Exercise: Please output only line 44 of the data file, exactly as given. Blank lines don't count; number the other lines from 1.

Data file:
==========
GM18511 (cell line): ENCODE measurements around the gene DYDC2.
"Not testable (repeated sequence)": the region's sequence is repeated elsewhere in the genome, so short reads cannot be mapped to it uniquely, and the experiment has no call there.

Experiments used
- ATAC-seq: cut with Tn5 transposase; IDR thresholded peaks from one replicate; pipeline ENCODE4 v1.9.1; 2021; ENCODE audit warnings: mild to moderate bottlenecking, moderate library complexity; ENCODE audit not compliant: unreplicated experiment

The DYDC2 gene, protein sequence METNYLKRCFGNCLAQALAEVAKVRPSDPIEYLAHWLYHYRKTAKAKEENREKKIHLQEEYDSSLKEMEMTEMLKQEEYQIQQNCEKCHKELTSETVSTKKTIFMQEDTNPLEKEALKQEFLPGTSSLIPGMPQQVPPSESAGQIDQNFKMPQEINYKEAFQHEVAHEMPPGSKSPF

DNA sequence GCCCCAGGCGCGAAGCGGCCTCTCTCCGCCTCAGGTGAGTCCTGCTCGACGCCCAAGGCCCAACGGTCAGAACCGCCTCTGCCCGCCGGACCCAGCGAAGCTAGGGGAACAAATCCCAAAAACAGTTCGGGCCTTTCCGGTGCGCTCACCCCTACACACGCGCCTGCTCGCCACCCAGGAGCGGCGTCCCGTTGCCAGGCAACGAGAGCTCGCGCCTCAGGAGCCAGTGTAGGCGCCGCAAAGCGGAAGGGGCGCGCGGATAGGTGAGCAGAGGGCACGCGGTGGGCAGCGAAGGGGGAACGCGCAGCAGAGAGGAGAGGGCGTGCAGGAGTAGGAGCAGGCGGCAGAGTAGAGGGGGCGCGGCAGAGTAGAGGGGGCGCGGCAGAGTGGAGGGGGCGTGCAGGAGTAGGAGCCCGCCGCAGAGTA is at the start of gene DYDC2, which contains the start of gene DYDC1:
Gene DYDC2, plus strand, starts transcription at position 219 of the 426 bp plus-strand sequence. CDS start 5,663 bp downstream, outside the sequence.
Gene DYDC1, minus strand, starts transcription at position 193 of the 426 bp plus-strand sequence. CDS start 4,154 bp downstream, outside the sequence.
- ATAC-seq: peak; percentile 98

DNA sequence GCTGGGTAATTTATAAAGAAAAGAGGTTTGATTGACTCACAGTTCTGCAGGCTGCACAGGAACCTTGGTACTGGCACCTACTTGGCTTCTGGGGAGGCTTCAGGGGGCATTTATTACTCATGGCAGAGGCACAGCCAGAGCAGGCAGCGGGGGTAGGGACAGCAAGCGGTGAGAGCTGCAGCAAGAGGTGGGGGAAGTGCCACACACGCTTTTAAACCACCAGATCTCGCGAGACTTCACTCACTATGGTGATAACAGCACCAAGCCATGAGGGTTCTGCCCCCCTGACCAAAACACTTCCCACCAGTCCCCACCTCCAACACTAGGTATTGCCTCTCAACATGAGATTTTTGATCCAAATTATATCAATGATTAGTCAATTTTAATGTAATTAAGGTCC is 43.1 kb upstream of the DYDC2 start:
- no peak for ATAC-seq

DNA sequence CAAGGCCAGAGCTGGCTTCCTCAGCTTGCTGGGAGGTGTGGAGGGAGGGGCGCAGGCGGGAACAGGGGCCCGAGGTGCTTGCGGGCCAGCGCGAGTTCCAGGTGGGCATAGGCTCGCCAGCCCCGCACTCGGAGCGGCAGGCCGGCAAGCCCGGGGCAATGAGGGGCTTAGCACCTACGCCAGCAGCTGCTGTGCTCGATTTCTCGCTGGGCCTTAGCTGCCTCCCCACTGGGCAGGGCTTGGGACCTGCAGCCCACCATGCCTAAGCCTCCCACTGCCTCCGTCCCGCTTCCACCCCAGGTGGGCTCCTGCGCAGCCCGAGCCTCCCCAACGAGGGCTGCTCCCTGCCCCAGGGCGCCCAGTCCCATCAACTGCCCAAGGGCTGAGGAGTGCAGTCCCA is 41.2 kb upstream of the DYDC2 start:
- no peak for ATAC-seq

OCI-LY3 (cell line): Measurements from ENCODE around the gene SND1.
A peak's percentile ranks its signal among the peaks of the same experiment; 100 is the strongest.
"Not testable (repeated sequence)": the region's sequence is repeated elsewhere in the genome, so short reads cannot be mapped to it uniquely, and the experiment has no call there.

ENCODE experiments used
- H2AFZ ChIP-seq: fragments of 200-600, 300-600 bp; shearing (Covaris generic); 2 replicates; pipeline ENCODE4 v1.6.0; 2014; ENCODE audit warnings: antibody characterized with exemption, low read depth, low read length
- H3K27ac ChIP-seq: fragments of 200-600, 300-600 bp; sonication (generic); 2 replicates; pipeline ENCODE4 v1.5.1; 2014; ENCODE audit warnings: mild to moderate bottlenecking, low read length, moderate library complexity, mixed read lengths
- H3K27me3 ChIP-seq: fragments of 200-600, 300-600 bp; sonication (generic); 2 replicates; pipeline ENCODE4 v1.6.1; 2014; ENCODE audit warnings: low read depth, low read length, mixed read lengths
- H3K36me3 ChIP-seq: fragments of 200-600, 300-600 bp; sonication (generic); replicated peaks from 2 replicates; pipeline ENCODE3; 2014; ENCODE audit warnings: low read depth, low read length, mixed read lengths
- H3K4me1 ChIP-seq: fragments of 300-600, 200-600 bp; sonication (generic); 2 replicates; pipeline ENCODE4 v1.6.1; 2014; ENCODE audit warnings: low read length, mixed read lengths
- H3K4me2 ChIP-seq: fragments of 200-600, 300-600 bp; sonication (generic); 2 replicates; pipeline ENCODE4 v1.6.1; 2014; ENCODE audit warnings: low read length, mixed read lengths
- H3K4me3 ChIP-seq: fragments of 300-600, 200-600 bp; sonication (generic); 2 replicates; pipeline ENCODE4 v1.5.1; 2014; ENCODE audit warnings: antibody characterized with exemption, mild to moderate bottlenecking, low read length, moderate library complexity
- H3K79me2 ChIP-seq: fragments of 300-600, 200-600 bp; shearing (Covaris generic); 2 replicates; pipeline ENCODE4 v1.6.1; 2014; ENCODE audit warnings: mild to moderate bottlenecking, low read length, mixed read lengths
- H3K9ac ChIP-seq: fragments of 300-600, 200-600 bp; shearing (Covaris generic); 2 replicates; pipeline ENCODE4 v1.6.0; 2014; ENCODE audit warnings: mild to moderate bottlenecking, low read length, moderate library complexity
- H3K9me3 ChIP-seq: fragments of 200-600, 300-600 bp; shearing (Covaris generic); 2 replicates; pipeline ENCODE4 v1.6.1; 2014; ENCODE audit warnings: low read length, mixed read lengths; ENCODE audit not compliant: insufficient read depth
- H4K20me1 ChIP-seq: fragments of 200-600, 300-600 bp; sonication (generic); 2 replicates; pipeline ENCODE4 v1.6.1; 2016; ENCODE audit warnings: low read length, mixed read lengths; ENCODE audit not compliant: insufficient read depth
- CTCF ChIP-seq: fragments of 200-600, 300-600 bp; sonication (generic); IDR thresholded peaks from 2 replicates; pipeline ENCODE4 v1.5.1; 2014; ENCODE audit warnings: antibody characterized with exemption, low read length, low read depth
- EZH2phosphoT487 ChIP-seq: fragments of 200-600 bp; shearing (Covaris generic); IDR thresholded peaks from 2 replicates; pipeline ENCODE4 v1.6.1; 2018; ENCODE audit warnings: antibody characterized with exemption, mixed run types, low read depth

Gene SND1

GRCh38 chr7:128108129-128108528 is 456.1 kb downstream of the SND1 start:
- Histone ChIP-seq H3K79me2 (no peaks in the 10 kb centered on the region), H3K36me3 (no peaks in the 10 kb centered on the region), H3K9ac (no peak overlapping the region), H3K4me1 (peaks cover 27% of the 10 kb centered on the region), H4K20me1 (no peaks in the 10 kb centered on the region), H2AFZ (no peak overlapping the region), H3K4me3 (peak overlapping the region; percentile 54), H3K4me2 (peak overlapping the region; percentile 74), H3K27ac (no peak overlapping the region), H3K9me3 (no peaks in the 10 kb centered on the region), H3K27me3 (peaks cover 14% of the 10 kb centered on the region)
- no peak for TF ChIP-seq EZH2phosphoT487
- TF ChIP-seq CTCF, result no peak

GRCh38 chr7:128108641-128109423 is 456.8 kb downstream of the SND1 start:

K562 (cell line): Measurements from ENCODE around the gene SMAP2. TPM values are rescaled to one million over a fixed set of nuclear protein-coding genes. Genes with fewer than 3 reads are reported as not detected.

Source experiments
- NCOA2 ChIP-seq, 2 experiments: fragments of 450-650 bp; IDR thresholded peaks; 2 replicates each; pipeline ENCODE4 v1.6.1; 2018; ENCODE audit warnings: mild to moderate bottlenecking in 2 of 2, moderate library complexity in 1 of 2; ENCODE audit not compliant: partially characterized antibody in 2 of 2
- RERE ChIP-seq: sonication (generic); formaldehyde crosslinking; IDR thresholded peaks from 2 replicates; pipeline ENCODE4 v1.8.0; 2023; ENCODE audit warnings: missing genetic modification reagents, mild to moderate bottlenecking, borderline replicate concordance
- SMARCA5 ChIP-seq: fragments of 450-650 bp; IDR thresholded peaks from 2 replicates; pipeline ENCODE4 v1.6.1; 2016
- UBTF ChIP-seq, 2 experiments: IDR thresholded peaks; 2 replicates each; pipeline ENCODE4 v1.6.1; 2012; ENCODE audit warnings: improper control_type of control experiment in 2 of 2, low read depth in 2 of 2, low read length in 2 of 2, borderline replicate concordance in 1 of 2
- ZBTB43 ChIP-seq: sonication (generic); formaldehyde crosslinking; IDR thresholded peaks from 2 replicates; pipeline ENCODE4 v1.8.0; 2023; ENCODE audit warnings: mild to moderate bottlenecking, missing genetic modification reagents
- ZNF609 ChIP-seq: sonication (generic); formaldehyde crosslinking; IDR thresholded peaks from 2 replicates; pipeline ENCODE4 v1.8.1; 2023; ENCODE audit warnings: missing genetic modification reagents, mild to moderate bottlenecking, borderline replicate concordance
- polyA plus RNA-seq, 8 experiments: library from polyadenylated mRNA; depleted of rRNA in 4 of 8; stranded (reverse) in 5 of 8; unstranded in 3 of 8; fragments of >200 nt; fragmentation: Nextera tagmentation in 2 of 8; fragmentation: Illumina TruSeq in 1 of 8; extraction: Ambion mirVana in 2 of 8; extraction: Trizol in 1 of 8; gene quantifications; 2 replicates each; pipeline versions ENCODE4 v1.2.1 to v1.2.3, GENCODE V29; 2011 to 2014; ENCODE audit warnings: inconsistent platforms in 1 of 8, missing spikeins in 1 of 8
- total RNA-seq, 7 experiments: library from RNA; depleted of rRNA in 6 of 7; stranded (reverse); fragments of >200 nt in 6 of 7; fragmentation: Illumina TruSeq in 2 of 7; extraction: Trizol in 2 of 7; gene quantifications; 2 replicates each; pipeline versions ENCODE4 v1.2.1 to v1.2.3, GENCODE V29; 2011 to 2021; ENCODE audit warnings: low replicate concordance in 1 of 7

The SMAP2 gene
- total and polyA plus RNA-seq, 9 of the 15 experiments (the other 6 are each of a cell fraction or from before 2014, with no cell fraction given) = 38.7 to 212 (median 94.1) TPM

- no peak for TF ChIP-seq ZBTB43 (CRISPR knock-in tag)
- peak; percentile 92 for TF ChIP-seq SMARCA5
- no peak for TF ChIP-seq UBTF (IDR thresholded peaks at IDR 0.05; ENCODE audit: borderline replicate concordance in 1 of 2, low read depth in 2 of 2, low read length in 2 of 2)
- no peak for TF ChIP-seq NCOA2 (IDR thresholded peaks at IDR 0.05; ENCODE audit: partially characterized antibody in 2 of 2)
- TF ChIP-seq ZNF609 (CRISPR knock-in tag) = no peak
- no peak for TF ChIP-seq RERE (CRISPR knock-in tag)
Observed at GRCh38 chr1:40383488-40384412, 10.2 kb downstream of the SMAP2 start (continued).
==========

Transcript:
- ZNF609 ChIP-seq: sonication (generic); formaldehyde crosslinking; IDR thresholded peaks from 2 replicates; pipeline ENCODE4 v1.8.1; 2023; ENCODE audit warnings: missing genetic modification reagents, mild to moderate bottlenecking, borderline replicate concordance